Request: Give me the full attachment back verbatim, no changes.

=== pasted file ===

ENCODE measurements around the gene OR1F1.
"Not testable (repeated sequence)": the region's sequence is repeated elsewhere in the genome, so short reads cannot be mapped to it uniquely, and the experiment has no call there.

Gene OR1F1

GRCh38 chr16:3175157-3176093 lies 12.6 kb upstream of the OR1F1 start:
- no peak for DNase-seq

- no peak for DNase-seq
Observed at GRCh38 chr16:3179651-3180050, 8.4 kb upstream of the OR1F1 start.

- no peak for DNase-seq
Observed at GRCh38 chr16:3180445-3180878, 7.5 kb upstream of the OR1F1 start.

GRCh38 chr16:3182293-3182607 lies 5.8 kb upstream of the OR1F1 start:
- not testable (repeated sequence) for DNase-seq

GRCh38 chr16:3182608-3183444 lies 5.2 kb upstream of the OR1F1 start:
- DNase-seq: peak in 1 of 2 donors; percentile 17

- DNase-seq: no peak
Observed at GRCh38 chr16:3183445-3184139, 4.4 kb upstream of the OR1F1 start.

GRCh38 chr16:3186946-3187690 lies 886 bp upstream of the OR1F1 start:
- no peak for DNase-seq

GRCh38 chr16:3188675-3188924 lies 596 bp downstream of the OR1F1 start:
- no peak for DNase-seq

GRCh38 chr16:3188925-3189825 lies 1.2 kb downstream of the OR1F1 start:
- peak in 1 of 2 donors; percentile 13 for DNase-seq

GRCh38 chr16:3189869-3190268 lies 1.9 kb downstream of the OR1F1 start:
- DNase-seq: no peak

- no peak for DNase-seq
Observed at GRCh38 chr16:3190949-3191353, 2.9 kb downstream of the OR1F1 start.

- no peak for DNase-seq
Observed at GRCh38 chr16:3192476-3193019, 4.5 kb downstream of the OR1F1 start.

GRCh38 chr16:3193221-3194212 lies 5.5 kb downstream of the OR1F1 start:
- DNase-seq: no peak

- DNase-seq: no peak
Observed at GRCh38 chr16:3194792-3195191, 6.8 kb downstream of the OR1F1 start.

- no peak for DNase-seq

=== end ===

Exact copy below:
ENCODE measurements around the gene OR1F1.
"Not testable (repeated sequence)": the region's sequence is repeated elsewhere in the genome, so short reads cannot be mapped to it uniquely, and the experiment has no call there.

Gene OR1F1

GRCh38 chr16:3175157-3176093 lies 12.6 kb upstream of the OR1F1 start:
- no peak for DNase-seq

- no peak for DNase-seq
Observed at GRCh38 chr16:3179651-3180050, 8.4 kb upstream of the OR1F1 start.

- no peak for DNase-seq
Observed at GRCh38 chr16:3180445-3180878, 7.5 kb upstream of the OR1F1 start.

GRCh38 chr16:3182293-3182607 lies 5.8 kb upstream of the OR1F1 start:
- not testable (repeated sequence) for DNase-seq

GRCh38 chr16:3182608-3183444 lies 5.2 kb upstream of the OR1F1 start:
- DNase-seq: peak in 1 of 2 donors; percentile 17

- DNase-seq: no peak
Observed at GRCh38 chr16:3183445-3184139, 4.4 kb upstream of the OR1F1 start.

GRCh38 chr16:3186946-3187690 lies 886 bp upstream of the OR1F1 start:
- no peak for DNase-seq

GRCh38 chr16:3188675-3188924 lies 596 bp downstream of the OR1F1 start:
- no peak for DNase-seq

GRCh38 chr16:3188925-3189825 lies 1.2 kb downstream of the OR1F1 start:
- peak in 1 of 2 donors; percentile 13 for DNase-seq

GRCh38 chr16:3189869-3190268 lies 1.9 kb downstream of the OR1F1 start:
- DNase-seq: no peak

- no peak for DNase-seq
Observed at GRCh38 chr16:3190949-3191353, 2.9 kb downstream of the OR1F1 start.

- no peak for DNase-seq
Observed at GRCh38 chr16:3192476-3193019, 4.5 kb downstream of the OR1F1 start.

GRCh38 chr16:3193221-3194212 lies 5.5 kb downstream of the OR1F1 start:
- DNase-seq: no peak

- DNase-seq: no peak
Observed at GRCh38 chr16:3194792-3195191, 6.8 kb downstream of the OR1F1 start.

- no peak for DNase-seq